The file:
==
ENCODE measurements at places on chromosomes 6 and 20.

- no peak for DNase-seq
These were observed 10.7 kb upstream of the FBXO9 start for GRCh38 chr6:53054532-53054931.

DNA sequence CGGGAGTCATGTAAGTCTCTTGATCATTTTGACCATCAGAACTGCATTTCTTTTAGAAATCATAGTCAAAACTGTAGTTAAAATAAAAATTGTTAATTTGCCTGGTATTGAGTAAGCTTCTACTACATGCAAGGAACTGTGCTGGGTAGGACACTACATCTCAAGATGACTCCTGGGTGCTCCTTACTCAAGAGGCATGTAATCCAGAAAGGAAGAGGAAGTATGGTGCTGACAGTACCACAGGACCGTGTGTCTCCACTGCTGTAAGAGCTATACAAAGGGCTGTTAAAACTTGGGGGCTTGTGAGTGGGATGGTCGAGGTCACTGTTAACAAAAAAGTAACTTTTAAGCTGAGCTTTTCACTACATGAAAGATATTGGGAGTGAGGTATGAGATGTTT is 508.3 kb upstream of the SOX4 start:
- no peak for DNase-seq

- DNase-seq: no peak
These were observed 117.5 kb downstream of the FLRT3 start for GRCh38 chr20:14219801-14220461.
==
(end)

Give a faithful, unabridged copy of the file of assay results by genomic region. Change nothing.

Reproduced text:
ENCODE measurements at places on chromosomes 6 and 20.

- no peak for DNase-seq
These were observed 10.7 kb upstream of the FBXO9 start for GRCh38 chr6:53054532-53054931.

DNA sequence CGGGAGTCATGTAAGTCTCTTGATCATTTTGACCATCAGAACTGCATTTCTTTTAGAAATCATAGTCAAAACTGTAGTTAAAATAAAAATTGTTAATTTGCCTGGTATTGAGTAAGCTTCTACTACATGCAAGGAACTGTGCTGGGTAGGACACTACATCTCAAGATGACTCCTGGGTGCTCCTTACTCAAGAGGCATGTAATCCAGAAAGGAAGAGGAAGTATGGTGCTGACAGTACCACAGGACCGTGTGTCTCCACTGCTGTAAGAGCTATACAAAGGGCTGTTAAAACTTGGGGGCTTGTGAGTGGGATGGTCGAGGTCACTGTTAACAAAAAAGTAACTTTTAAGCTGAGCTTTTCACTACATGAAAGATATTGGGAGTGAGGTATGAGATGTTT is 508.3 kb upstream of the SOX4 start:
- no peak for DNase-seq

- DNase-seq: no peak
These were observed 117.5 kb downstream of the FLRT3 start for GRCh38 chr20:14219801-14220461.